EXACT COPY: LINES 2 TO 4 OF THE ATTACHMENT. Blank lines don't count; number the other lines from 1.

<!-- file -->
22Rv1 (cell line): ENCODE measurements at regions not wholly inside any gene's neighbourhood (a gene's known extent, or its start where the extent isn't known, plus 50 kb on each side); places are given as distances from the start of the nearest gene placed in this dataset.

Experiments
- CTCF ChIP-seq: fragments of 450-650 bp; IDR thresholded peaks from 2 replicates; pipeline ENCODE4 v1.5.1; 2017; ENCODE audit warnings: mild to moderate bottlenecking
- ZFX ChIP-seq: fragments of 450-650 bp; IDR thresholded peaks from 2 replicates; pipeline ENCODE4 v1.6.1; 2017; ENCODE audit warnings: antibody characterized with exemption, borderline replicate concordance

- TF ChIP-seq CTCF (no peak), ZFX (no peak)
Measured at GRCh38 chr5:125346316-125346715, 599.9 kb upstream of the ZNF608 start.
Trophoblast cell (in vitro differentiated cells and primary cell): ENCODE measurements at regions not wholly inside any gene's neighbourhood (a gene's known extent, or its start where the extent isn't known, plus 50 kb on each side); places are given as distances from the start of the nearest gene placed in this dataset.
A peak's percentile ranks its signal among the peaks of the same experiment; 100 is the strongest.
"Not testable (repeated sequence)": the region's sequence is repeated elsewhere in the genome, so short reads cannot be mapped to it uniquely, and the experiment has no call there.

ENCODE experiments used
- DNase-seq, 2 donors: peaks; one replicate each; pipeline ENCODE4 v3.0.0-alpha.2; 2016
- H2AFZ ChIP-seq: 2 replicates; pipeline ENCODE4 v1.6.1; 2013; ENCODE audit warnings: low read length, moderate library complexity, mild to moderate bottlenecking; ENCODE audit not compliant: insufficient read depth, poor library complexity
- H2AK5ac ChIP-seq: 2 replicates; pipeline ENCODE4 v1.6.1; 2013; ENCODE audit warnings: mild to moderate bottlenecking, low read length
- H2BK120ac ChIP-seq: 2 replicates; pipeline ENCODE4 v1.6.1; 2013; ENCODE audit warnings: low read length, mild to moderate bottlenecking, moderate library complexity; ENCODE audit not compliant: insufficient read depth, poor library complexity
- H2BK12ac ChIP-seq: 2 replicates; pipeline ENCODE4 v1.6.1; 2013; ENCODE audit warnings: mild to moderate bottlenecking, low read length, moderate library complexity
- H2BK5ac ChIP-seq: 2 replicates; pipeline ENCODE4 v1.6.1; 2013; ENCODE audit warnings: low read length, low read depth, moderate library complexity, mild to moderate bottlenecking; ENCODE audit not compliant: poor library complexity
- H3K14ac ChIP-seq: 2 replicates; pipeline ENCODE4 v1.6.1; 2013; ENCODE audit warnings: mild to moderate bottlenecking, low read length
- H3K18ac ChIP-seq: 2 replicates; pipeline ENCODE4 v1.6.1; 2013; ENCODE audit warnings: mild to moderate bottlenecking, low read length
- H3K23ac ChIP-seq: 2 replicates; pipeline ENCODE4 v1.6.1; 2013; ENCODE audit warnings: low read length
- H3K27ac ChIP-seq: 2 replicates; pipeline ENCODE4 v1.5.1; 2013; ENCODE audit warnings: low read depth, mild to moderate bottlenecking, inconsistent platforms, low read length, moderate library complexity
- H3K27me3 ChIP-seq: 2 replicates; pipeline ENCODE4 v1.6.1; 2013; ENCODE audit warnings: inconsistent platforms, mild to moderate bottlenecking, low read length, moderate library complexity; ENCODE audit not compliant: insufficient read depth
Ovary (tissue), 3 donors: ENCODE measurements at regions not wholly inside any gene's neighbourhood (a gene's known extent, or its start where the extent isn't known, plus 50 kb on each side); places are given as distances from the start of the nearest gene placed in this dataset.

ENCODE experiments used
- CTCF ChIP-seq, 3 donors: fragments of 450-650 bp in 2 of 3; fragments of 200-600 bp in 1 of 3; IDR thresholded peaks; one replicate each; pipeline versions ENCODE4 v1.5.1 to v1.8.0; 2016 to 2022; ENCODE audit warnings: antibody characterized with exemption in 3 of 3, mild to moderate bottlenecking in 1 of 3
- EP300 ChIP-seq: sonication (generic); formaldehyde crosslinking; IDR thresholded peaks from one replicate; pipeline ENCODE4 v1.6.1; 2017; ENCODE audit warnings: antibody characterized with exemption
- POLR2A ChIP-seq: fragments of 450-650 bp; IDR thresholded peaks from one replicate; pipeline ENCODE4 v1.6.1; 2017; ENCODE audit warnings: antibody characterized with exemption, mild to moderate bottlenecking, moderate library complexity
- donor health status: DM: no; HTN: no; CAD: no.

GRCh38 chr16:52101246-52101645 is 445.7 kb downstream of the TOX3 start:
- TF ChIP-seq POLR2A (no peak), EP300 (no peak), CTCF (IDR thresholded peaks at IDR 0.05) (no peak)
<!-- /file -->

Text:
Experiments
- CTCF ChIP-seq: fragments of 450-650 bp; IDR thresholded peaks from 2 replicates; pipeline ENCODE4 v1.5.1; 2017; ENCODE audit warnings: mild to moderate bottlenecking
- ZFX ChIP-seq: fragments of 450-650 bp; IDR thresholded peaks from 2 replicates; pipeline ENCODE4 v1.6.1; 2017; ENCODE audit warnings: antibody characterized with exemption, borderline replicate concordance